Favourite markets around the world to meander through.

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Long before there were malls and online shopping, people browsed, bartered and bought at marketplaces for millennia. But markets have always been about more than the food. The social interaction they enabled was a key component in early civilisations’ development of language and social structure. Also, you could find some pretty sweet deals.

Hendrik du Preez, Vice President of Sales – Africa at Qatar Airways shares a few of his favourite markets of which I can vouch for three, leaving three more on my travel wish list.

Souk Waqif, Doha, Qatar

The winding corridors of this beguiling market lead you past shopkeepers outside their stalls (The name literally means standing market) selling traditional garments, handicrafts, brassware and much more. If you have even a vague interest in food or cooking, allow plenty of time to explore shops with sacks and baskets of spices, herbs, nuts and fruit. selling After a bout of shopping, unwind with ghawa, traditional coffee. X’s tip: the halva, made in massive pots and doled out, warm, fragrant and irresistible, into a tin for you to take home or devour at your hotel.

Djemaa el-Fna, Marrakech, Morocco

The square has been the site of the market since the 11th Century and in that time the origins of its name – roughly “assembly of the dead” – have become blurred. It’s thought that public executions may have taken place here. No more: By day, watch snake charmers with their distinctive pungi flutes as well as the ancient mastery of the henna tattoo artists. By night, a food market draws you in with marvellous smells and tastes like grilled meats, and for the gastronomically adventurous, sheep’s heads, a local delicacy. The feasting is serenaded by amazigh musicians and the singing of gnaoua troupes, as well as the antics of acrobats.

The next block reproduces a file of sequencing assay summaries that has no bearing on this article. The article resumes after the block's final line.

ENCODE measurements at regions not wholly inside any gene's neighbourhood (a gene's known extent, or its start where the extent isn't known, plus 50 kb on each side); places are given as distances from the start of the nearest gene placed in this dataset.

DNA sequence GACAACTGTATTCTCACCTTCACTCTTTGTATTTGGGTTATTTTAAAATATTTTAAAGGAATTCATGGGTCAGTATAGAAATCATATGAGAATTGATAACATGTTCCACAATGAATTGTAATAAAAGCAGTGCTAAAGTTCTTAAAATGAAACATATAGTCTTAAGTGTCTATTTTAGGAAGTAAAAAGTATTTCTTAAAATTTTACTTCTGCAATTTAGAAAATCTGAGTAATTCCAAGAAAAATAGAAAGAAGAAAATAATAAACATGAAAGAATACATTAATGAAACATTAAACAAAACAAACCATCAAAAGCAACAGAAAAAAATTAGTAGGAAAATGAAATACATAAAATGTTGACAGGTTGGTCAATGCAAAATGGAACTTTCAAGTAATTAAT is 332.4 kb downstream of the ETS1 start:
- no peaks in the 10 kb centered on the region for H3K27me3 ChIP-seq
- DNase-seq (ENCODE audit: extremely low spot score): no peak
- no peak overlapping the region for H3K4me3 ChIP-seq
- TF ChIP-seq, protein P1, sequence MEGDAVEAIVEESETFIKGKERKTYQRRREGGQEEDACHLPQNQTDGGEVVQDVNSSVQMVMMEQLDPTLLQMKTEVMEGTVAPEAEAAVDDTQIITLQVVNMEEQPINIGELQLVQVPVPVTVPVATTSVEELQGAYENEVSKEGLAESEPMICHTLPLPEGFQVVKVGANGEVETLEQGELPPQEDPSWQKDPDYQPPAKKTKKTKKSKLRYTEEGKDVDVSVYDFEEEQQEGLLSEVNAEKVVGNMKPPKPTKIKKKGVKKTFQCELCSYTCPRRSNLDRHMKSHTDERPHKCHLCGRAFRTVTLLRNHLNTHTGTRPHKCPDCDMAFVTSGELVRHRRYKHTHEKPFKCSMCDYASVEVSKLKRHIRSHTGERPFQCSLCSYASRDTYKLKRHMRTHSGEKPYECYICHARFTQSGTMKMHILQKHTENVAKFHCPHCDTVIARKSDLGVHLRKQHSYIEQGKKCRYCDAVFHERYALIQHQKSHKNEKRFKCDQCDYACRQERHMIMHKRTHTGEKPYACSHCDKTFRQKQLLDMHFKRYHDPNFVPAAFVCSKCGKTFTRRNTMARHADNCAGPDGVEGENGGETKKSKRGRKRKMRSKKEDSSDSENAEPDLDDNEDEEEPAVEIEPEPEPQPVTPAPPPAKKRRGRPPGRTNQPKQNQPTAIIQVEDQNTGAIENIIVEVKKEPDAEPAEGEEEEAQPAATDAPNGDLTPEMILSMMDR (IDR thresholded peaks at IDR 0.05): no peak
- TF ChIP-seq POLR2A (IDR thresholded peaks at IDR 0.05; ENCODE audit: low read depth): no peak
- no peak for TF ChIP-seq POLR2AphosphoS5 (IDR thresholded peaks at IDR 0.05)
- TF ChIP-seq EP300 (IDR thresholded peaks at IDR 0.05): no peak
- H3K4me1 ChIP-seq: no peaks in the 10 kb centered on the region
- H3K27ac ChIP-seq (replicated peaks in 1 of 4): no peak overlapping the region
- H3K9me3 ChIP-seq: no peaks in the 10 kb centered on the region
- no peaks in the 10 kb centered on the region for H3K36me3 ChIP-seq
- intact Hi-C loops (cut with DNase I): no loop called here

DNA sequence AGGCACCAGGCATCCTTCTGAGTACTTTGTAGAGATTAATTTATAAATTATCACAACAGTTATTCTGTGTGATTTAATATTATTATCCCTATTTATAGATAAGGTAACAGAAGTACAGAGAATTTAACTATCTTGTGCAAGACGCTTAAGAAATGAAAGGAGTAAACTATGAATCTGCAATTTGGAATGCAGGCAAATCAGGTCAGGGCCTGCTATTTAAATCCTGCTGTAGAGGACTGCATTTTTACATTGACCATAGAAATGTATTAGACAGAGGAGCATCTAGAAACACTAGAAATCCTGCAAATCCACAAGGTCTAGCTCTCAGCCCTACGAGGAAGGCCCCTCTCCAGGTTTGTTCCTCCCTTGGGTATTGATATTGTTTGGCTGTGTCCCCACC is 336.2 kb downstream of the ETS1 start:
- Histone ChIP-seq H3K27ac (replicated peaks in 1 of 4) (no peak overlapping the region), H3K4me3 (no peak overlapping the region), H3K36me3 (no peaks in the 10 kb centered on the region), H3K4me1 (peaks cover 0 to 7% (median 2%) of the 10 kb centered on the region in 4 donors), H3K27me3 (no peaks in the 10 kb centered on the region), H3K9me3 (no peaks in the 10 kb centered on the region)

Read my articles on Morocco here with my deep condolences to all those who lost loved ones, homes and livelihoods in the recent earthquake. May you rebuild in strength.

Grand Bazaar, Istanbul, Turkey

The bazaar is vast – it spans 60 streets in the heart of the capital, so Hendrik suggests donning your walking shoes rather than your Louboutin heels. It’s operated in some form since 1455, shortly after the Ottoman conquest of Constantinople. Entire roads are devoted to specific products: carpets, furniture, bracelets, leather goods, and so on. After shopping for antiques, jewellery, mirrors, lanterns and much more, have a restorative hammam, or traditional steam bath.

Kuromon Ichiba Market, Osaka, Japan

This lively covered market is affectionately known as Osaka’s market because it’s favoured by local residents and restaurateurs for its supplies. It also offers the best of street food experiences, with food prepared, cooked and served while you wait. There are also izakaya, popular with Japanese workers for leisurely after-work drinks and snacks. It’s famous for its fish and seafood, as well as pickles and fresh produce. X’s insider tip: Try the tea-flavoured ice-cream at Yamaguchien, a speciality tea shop that’s been in business since 1937.

Chichicastenango Market, Guatemala

It’s rated as among the world’s best handicraft markets, with pottery and vivid textiles, including the huipuil worn by Maya women. It’s also thought to be the world’s biggest outdoor market, so you can easily spend a day browsing and haggling, with regular stops for freshly prepared street food, like chiles rellenos, a blend of shredded meats and peppers, dipped in egg batter and fried. Fretting about pronouncing the name Chichicastenango? Don’t: The locals call it Chichi and so should you.

Feria de Libros, Buenos Aires, Argentina

Argentina’s beautiful, beloved capital has a variety of markets, and while many visitors gravitate towards the well-known Feria de San Telmo, X suggests the Feria De Libros, a haven for lovers of retro books and magazines, vinyl and CDs. That super-rare bootleg double LP of Jimi Hendrix Live at the Los Angeles Forum in 1970? You might just find it here.

If you have any favourite markets you feel could be added to the list, do let me know. Otherwise happy shopping, bargaining and collecting in support of the trades and craftsmen and women who bring life’s energy to these historic and charming places.

** This post was supplied by Qatar Airways who I love to fly with.

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